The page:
Saint of the Day – 17 June – Saint Ranieri Scaccero (c 1117-1161)

Saint of the Day – 17 June – Saint Ranieri Scaccero (c 1117-1161) Confessor, Pilgrim, Monk, Musician, Penitent, Ascetic, Preacher, Miracle-worker. Born in c 1117 in Pisa, Italy and died on 17 June 1161 at the Abbey of Saint Vito, Pisa, Italy of natural causes. Patronage – of Pisa, Italy. Also known as – Ranieri of Pisa, Ranieri de Aqua, Rainer, Rainerius, Rainier, Raniero, Raynerius, Regnier.

The Roman Martyrology reads today: “In Pisa, Saint Raniero, poor man and pilgrim for Christ.

Ranieri was the son of Gandulfo Scacceri, a prosperous merchant and shipowner of Pisa and Mingarda Buzzaccherini. In his youth, he was a travelling musician. He spent a wild and sinful youth as a wandering minstrel and musician, carousing all night, sleeping by day if at all.

It was at the age of 19 that Ranieri decided to radically change his life. One evening, while performing for a merry crowd in a castle,he met a Hermit named Alberto, from Corsica “who wore a cloak of animal hair, like a goat” and had entered the Pisan Monastery of St Vitus and had become renowned for his work for the poor. This meeting led Ranieri to embrace the Faith with conviction, he burned his fiddle, and gave up the life of a minstrel. Thus he place himself, at the service of God

Desiring to visit the Holy Land, Raineri set himself up as a merchant in order to pay for his fare. The business took him to many ports and he became wealthy. His travels eventually took him to the Holy Land, where, it is said, he had a vision by which he understood that his wealth was hindering him from devoting himself to God.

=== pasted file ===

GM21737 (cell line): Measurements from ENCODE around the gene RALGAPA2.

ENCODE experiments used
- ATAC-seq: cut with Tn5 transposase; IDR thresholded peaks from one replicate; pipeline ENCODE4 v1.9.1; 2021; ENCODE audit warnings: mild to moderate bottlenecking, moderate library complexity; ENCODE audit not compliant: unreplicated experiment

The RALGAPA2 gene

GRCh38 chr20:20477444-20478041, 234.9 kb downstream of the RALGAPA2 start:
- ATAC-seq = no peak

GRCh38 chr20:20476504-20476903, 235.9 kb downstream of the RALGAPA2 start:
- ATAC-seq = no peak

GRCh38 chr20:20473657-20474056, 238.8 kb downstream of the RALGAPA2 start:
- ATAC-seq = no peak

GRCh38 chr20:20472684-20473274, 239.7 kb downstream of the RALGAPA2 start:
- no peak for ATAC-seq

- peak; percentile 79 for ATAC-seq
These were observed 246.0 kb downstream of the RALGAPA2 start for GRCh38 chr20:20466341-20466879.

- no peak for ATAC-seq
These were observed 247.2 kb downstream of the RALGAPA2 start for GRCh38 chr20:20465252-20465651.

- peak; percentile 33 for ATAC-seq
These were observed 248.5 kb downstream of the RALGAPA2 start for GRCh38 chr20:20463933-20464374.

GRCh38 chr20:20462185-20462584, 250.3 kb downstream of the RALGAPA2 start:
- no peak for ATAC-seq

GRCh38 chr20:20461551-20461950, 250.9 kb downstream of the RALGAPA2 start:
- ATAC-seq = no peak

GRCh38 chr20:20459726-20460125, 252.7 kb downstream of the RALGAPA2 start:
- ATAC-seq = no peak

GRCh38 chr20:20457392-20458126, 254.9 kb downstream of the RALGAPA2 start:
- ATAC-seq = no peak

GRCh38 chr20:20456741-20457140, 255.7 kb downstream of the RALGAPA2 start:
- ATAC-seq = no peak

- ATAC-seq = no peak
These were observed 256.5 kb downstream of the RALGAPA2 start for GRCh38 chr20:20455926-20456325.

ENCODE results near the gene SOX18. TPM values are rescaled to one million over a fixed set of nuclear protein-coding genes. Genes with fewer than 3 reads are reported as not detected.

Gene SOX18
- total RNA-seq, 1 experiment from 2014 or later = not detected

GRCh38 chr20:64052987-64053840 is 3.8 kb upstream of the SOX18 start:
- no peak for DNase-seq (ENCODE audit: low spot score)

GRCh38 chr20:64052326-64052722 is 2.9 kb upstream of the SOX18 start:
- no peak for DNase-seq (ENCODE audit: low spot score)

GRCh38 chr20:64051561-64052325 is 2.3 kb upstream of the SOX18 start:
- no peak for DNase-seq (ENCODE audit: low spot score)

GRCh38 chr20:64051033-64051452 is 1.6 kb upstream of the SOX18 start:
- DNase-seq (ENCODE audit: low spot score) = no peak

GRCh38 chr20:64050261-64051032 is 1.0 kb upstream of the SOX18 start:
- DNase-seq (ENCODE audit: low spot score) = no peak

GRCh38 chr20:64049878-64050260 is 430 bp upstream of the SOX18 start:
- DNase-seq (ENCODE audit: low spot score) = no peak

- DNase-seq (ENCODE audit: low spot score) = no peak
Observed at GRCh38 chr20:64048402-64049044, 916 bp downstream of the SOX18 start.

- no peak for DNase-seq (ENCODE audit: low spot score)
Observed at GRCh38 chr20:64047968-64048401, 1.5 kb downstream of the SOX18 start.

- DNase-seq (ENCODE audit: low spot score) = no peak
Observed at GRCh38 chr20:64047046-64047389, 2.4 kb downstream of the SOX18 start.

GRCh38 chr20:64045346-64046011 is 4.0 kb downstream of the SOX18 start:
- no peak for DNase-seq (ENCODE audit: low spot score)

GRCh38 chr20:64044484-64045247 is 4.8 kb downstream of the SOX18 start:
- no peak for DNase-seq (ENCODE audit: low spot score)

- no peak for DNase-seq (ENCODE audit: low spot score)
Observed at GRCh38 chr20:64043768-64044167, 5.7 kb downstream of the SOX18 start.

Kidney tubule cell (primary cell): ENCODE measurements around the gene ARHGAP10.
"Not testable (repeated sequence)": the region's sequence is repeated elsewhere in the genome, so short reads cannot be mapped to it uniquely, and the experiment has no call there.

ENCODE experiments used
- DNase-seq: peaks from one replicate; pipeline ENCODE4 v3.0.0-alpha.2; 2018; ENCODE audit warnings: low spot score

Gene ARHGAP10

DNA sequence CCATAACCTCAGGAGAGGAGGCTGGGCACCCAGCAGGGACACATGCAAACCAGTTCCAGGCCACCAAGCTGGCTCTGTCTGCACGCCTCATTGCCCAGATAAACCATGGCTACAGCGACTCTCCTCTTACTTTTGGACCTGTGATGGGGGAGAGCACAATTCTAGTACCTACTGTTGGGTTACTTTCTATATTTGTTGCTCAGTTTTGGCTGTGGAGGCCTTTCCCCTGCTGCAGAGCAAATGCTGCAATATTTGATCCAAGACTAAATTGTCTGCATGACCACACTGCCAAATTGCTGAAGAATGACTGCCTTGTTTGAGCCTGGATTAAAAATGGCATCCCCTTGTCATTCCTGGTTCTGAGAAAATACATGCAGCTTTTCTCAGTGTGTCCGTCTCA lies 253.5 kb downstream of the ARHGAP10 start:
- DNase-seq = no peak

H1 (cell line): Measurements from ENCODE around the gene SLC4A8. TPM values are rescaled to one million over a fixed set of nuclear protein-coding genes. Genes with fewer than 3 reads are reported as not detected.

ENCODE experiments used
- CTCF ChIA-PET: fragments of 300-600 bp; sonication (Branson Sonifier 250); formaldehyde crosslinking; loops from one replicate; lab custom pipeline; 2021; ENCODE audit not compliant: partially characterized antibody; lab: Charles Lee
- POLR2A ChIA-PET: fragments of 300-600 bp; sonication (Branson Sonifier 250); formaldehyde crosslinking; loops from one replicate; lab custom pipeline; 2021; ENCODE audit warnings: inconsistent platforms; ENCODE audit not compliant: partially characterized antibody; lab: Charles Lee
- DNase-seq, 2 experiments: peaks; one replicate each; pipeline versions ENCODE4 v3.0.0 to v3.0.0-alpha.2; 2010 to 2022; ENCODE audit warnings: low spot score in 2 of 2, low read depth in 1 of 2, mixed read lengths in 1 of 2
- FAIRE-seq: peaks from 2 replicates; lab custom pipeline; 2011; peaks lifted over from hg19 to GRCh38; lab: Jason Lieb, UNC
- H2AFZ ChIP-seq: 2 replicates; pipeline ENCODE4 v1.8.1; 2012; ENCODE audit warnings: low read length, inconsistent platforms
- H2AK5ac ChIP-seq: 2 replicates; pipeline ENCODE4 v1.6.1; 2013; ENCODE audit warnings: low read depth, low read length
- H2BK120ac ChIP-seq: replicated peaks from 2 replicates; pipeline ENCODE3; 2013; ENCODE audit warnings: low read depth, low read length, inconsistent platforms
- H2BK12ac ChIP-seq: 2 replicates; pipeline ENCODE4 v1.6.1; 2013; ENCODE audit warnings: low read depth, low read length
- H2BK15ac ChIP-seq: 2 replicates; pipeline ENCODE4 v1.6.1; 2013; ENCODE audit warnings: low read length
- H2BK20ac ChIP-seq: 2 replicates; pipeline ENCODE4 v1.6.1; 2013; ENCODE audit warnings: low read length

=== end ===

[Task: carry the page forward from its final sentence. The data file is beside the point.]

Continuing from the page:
At the age of 23 he decided to live in absolute poverty: he got rid of all the riches and gave them to the poor and needy. His only concern remained to imitate his teacher, Jesus Christ, as best as possible. Wearing the robe of the penitent given to all the pilgrims who went to Mount Calvary, he spent a long period with the Hermits in the Holy Land, where he performed numerous miracles.

He punished his body with long fasts, normally abstaining from food everyday of the week except Thursdays and Sundays. His austerity was so excessive, his later biographer noted, that God had to tell him to eat! The renunciation of himself and the total service to God, allowed him to overcome the numerous temptations that the evil one never ceased attacking him with during his 13-year stay in the Holy Land.

Returning to Pisa in 1154 and entered the Monastery of Saint Andrew and subsequently that of Saint Vitus. and became a renowned Preacher. Ranieri was already then, surrounded by the fame of a saint. He continued to work miracles even in his hometown. The admiration of his fellow citizens would accompany him, until the last day of his life. Ranieri died seven years after his return from the Holy Land on Friday 17 June 1161. His body was carried in a triumph through the City to the Cathedral of Pisa, its resting place.

In the eyes of the Pisans, Ranieri was a saint already in life. Once he abandoned his earthly life, one of his disciples, the Canon Benincasa, undertook to write a Life of the Saint in 1162, a text that knew a great success . In 1755 it was translated by the Carmelite Friar ,Giuseppe Maria Sanminiatelli . In 1842 it was re-published in Pisa.

The Blessed Ranieri Frees the Poor from a Prison in Florence (1437-44)